9. farnetti

    farnetti Western Thunderer

    I don't ever remember you wearing stockings Tim, or are you buying a pair especially?

    Ken
     
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  10. Threadmark: This will get Ken excited!
    Tim Watson

    Tim Watson Western Thunderer

    After filling a couple of silver solder porosities in the Wooten firebox and a very light rub down, the P2 has had a second coat of primer. The photo picks up two witness marks filed in to the top of the boiler cladding to show where the boiler bands will go. On a conventional round boiler, I turn very minimal grooves to achieve the same result.
    [​IMG]
    This will again be rubbed down with very fine abrasive paper before the apple green is sprayed.
    My tin of green had become very gloopy.
    [​IMG]
    It was therefore strained through a nylon stocking into a glass jar.
    [​IMG]
    [​IMG]
    Looking at the sediment that had accrued, there was no way that was going to go through a deVilbiss air brush and give a decent finish. Time will tell if it’s been successful. I often strain paint in the big scale stuff that I do: it’s surprising what comes out sometimes.

    Tim
     
    Last edited: 28 February 2018
  11. Tim Watson

    Tim Watson Western Thunderer

    Well the paint filtering worked well. After a careful rub down of the primer, a first light ‘tack’ coat of apple green was sprayed onto the tender. This was left to dry off for a few moments (don’t forget that cellulose paints dry very quickly).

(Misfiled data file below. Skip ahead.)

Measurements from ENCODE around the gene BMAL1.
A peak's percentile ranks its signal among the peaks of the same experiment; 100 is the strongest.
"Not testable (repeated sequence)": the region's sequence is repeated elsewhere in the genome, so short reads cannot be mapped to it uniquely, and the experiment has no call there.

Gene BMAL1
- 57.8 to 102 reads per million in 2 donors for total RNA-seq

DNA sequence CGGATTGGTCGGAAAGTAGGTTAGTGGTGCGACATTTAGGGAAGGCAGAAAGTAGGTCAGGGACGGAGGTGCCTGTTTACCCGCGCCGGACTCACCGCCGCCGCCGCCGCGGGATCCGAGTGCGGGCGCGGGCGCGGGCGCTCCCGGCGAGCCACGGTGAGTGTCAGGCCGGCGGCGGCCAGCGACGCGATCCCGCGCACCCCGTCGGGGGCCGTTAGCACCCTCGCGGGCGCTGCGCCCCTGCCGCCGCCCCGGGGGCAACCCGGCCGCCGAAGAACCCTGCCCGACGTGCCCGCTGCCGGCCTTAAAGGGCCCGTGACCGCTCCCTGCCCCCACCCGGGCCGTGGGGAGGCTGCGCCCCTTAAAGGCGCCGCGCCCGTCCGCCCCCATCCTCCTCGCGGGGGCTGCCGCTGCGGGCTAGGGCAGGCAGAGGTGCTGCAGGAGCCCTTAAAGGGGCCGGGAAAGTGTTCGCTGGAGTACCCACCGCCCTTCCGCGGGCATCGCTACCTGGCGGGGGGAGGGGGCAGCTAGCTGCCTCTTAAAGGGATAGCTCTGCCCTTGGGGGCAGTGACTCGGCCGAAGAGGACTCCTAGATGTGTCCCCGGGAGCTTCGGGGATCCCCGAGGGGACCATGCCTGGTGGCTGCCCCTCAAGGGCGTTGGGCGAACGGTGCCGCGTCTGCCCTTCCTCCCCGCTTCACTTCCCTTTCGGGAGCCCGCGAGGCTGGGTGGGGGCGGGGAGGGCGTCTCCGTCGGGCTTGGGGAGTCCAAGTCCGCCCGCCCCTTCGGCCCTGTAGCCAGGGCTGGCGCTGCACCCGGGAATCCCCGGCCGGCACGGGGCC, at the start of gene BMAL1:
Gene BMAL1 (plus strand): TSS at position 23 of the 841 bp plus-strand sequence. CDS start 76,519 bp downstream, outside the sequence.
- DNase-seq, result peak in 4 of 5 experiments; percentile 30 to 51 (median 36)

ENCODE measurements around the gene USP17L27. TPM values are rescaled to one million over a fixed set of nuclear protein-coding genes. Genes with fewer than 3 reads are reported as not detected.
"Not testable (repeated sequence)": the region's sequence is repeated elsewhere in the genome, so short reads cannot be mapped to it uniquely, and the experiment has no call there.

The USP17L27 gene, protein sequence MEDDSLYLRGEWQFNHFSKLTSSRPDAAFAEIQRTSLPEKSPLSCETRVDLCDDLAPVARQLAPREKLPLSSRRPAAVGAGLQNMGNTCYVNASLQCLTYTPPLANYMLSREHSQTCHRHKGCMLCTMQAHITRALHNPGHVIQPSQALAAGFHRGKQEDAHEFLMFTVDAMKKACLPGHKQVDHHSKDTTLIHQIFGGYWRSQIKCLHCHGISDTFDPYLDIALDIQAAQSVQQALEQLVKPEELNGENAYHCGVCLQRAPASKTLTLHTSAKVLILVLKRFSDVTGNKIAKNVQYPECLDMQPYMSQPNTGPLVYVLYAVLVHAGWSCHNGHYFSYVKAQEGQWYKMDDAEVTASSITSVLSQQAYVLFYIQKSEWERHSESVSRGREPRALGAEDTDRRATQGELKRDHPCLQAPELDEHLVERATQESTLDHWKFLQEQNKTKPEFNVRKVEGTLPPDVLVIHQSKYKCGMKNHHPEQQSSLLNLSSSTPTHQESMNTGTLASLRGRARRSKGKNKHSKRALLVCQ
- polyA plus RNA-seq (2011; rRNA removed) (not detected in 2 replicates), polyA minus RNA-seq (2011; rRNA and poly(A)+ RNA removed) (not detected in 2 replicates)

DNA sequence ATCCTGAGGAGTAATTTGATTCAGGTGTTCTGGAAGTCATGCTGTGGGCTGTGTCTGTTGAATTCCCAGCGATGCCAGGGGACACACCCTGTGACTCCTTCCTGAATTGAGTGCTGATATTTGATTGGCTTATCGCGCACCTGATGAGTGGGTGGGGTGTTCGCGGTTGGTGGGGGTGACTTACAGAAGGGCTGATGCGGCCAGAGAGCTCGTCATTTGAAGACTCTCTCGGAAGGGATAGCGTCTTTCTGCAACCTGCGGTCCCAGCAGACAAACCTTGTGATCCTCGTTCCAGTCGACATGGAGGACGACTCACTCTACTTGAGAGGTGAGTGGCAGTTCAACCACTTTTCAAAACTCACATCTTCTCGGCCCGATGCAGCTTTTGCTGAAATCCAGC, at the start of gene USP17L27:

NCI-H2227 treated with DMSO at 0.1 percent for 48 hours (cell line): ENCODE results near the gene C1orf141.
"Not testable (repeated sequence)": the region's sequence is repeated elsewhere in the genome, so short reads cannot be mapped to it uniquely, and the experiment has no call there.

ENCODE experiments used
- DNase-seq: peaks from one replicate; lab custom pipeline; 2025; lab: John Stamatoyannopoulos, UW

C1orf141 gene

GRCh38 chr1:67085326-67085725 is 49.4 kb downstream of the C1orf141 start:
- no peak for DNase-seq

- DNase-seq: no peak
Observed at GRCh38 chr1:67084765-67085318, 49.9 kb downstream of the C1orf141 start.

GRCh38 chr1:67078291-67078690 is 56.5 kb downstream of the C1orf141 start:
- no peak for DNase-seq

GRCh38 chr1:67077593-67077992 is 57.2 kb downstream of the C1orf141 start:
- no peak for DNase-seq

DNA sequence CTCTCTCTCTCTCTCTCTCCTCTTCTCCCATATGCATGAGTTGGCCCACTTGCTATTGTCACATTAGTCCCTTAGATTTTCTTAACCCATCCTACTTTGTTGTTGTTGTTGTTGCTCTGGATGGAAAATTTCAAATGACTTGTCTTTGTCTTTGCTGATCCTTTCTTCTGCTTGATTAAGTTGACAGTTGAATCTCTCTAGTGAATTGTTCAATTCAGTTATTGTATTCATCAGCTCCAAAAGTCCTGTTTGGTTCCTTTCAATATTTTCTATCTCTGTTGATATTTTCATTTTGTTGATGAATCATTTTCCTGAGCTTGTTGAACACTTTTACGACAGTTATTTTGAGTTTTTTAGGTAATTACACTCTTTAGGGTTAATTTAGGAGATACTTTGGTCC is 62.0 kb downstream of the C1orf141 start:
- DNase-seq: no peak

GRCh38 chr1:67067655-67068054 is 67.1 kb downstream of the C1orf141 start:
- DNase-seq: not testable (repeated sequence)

[​IMG]

    A large volume of cellulose was then applied so as to give a ‘wet’ surface. Paint runs are less likely to occur because the ‘tack coat’ will ‘hold’ the paint.
    [​IMG]

    If there are any blemishes then the new paint surface can be flooded with another heavy spray coat of thinners that will soften and then flatten the surface. There was, indeed, a hiccup in spraying the engine and so this flooding technique was applied here.
    [​IMG]

    By it’s streamlined nature, the P2 is quite easy to spray because there aren’t many awkward corners to catch overspray. After a day under the lamp, both tender and engine were rubbed down again to give a smooth finish before the last top coat.
    [​IMG]

    The blue leatherette mat is useful for supporting the model whilst working on it, being slightly compliant and not damaging the paint. The lack of a securing bolt for the mud hole doors is a great advantage at this stage, when rubbing down the firebox area. We’re back to the brown in some areas, where the paint thickness allows a better finish to be achieved.
    [​IMG]

    The final top coat has come out OK and will be improved by gentle T-cutting when hard. The final photo shows the disposable plastic pipettes that I use for dispensing the thinners (non-blooming) and the paint. The two are actually mixed in the spray cup. The air brush is run through with thinners alone quite often to keep it clean and flowing nicely.
    [​IMG]